With the world’s per capita supply of freshwater down by one-fifth over the last decade, more than three billion people now face water shortages, with about 1.5 billion at risk of severe shortages or drought, the UN Food and Agriculture Organization (FAO) warned in a report late last week.
“A combination of climate breakdown, rising demand, and poor management has made agriculture increasingly difficult across swaths of the globe,” The Guardian reports. That means billions of people could “face hunger and widespread chronic food shortages as a result of failures to conserve water resources, and to tackle the climate crisis.”
“We must take very seriously both water scarcity (the imbalance between supply and demand for freshwater resources) and water shortages (reflected in inadequate rainfall patterns), for they are now the reality we all live with,” said FAO Director-General Qu Dongyu. “Water shortages and scarcity in agriculture must be addressed immediately and boldly.”
While the report found that the United Nations’ 2030 Sustainable Development Goals are still within reach, it concluded “that much more needed to be done to improve farming practices around the world and to manage resources equitably,” The Guardian says.
The FAO said 50 million people in sub-Saharan Africa face severe drought every three years, with what The Guardian calls “catastrophic effects” for crops and pasture. Already, frequent droughts affect more than one-tenth of the world’s rainfed cropland and 14% of pastureland, and of the 20% of land under cultivation that receives irrigation, 60% is highly water stressed due different forms of mismanagement.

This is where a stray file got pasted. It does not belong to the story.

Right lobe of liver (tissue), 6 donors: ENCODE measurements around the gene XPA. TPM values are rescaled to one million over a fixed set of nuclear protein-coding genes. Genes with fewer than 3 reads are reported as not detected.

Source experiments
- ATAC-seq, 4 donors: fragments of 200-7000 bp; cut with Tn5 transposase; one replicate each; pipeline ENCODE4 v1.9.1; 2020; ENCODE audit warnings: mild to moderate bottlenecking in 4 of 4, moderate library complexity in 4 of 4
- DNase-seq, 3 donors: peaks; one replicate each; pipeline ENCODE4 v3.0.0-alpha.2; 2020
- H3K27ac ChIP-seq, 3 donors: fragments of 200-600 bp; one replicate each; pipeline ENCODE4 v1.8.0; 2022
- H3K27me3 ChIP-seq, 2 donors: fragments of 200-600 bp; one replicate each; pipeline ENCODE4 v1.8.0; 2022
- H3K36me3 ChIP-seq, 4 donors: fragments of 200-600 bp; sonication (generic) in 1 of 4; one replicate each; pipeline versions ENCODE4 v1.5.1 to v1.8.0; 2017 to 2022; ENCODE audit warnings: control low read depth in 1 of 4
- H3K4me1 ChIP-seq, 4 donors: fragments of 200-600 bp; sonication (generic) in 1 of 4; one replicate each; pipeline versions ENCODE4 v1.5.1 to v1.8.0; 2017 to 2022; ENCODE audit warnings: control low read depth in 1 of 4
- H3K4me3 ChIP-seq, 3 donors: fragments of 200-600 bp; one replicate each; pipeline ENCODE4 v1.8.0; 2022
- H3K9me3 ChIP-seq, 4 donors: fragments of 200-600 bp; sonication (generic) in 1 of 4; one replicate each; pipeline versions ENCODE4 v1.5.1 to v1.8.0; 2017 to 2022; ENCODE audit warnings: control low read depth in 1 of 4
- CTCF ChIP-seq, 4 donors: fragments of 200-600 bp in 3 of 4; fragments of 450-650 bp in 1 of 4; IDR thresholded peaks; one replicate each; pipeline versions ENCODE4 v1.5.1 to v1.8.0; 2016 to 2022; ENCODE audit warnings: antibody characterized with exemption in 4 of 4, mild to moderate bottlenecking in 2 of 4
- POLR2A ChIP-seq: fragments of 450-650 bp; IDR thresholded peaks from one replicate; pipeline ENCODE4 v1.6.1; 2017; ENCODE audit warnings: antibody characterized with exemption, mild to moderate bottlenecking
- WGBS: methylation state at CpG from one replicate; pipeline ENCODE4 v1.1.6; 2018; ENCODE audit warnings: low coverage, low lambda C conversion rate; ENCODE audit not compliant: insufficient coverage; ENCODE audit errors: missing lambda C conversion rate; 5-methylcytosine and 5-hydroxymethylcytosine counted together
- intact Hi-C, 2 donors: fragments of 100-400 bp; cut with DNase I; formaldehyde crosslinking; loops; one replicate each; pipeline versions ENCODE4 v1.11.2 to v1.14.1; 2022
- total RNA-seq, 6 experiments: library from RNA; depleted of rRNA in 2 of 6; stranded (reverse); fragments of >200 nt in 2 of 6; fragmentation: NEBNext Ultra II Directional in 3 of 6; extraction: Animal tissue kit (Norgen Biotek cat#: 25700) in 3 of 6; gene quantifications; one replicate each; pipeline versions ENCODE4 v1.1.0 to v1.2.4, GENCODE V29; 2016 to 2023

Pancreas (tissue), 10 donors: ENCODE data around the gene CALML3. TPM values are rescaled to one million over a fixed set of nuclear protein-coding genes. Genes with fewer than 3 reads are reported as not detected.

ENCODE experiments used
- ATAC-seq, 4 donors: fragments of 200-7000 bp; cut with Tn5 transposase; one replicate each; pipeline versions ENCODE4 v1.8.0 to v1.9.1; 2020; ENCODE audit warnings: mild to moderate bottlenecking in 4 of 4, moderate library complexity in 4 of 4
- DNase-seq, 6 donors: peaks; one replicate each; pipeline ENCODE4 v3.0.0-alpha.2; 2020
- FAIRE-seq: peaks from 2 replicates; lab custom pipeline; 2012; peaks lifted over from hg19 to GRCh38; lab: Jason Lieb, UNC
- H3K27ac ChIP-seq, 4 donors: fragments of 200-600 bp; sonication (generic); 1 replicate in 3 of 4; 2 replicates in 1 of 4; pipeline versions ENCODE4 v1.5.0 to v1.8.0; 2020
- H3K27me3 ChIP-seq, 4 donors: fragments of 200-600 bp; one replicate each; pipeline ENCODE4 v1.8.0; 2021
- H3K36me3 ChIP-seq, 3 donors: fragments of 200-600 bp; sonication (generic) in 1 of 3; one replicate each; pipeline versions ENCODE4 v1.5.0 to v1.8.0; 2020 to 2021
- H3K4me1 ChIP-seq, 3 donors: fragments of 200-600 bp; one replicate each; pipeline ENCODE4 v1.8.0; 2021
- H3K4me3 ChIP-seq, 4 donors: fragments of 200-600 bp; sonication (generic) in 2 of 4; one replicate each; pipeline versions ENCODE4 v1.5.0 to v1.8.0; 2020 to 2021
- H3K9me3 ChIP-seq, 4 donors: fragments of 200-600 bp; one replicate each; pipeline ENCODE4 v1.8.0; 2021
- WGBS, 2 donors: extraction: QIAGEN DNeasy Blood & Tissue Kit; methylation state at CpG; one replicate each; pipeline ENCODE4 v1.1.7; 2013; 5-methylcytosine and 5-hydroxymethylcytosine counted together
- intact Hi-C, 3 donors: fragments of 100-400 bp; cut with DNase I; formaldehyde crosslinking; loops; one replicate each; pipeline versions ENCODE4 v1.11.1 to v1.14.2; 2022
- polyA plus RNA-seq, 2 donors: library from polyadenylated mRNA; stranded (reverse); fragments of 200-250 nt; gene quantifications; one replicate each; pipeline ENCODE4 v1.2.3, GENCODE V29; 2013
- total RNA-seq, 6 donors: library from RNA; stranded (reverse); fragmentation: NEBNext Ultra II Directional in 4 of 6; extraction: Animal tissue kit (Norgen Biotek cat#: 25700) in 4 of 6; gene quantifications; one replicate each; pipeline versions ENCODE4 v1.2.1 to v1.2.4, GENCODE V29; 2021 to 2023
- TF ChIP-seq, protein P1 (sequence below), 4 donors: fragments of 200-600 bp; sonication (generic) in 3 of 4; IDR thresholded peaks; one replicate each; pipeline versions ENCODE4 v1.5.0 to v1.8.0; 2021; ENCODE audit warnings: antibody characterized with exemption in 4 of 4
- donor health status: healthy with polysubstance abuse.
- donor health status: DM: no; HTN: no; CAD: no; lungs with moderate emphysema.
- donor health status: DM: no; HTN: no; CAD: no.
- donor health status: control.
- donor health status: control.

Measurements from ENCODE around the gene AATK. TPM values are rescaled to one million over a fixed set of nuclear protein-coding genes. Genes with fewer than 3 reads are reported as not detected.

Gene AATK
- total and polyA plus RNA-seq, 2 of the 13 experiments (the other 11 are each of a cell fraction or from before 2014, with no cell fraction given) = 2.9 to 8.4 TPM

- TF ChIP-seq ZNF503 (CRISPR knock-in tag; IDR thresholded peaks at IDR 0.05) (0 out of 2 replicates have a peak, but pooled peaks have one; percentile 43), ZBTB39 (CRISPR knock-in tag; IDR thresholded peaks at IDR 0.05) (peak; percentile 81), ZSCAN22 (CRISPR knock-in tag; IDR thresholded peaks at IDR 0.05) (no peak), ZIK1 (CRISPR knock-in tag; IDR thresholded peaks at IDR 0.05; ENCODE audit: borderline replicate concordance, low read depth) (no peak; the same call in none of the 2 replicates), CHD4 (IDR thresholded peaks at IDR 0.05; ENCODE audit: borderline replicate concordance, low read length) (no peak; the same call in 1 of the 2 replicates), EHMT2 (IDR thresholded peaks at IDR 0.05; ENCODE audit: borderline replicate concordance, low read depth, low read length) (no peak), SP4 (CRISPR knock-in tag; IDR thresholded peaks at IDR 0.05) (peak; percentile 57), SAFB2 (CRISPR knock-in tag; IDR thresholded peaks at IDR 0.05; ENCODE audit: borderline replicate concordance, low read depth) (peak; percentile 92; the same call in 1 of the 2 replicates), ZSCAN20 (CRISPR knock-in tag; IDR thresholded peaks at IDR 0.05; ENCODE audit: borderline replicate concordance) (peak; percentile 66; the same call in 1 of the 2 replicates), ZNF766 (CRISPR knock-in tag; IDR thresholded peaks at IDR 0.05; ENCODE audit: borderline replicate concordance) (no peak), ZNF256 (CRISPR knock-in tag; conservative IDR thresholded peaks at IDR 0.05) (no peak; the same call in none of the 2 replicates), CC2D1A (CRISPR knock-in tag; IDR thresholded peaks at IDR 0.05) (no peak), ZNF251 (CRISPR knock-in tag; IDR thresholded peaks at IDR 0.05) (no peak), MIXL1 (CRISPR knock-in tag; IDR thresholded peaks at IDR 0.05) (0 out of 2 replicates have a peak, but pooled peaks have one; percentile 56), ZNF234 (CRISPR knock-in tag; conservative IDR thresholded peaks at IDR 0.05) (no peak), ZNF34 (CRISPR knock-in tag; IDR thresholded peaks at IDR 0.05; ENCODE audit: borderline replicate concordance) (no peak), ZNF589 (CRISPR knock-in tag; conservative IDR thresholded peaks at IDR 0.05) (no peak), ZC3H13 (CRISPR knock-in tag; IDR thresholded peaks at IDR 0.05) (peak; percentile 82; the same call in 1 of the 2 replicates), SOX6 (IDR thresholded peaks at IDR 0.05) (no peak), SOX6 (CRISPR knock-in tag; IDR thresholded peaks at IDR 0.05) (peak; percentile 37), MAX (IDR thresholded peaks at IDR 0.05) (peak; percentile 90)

“Small-scale and farmer-led irrigation systems are often more efficient than large-scale projects,” The Guardian writes, citing the report. “Large-scale, state-funded schemes in Asia, for instance, have relied on tapping directly into groundwater, putting excessive pressure on that resource. But small-scale farmers around the world face extra difficulties, such as a lack of secure tenure over water rights, and little access to finance and credit.”
While research reports frequently point to the need to shift food consumption patterns as one part of the effort to get climate change under control, the FAO said that part of the transition will carry its own challenges. “As the world aims to shift to healthy diets—often composed of relatively water-intensive foods such as legumes, nuts, poultry, and dairy products—the sustainable use of water resources will be ever more crucial,” said Qu, who previously served as China’s vice-minister of agriculture and rural affairs. “Rainfed agriculture provides the largest share of global food production. However, for it to continue to do so, we must improve how we manage water resources from limited rainfall.”